5 Advantages of a Living Trust over a Simple Will

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One of the most basic decisions to make when estate planning is whether you should create a Will or a Living Trust. This post gives 5 reasons why an individual would choose to create a Living Trust over a Will. The five reasons are:

1) A will leads you directly into the probate court. A Will must be filed with the probate court within 30 days of your death, and will direct the judge on how your estate is to be distributed. The court then must make sure debts are paid before your property is able to be distributed to your heirs. A living trust avoids probate.

2) Contested wills are commonplace among family members having a quarrel over assets included in the estate.

3) Probate can take anywhere from 9 months to 2 years or longer depending upon the size of the estate. Attorney’s fees can add up over this time-frame.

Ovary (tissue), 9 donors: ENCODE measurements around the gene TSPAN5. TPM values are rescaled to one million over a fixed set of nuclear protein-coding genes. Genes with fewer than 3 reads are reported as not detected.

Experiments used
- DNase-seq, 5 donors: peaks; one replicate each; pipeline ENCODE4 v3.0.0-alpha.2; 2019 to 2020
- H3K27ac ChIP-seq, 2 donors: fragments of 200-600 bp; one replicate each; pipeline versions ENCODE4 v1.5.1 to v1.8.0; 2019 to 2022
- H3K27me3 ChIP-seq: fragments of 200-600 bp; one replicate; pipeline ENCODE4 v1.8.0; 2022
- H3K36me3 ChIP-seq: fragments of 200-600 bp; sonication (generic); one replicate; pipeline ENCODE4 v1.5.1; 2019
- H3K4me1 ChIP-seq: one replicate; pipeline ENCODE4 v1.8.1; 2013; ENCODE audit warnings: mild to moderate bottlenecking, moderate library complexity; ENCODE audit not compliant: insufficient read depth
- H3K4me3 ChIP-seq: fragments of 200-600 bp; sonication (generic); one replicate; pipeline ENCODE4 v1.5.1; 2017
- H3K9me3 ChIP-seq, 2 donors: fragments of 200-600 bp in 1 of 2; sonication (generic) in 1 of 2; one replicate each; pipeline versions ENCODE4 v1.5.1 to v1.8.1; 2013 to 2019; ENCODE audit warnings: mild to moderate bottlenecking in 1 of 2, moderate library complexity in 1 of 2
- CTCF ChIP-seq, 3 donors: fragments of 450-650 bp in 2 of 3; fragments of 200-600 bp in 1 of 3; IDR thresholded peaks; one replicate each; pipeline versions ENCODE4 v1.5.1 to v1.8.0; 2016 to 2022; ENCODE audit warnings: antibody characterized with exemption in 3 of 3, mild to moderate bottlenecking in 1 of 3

4)Living Trusts have been characterized as only being for large estates. This is NOT TRUE. Since the process for transferring to heirs is so simple and avoids the probate court, even a small estate will benefit from creating a living trust.

5)Wills are an entirely public document; a living trust, on the other hand, remains private because it is not filed with the court or published in any way.

The Living Trust all-included packages cost between $1000-1500 on average to set up for an individual. However, the money will be saved on hiring a probate lawyer down the road (probate lawyers can cost thousands of dollars even for the smallest estate, and mostly charge by the hour). The average delay after death of administering a Living Trust is 2 weeks, much shorter than the average probate process. Furthermore, a Living Trust remains private, and you get to personally decide whether or not to have court involvement. These are just some reasons why a living trust may be the estate planning decision to make, but in some situations a will still is the preferred option. Call McAvoy & Murphy Law Firm today at 262-261-0834 to enjoy a FREE 30 minute consultation, and one of our attorneys will determine which estate planning option suits you best!

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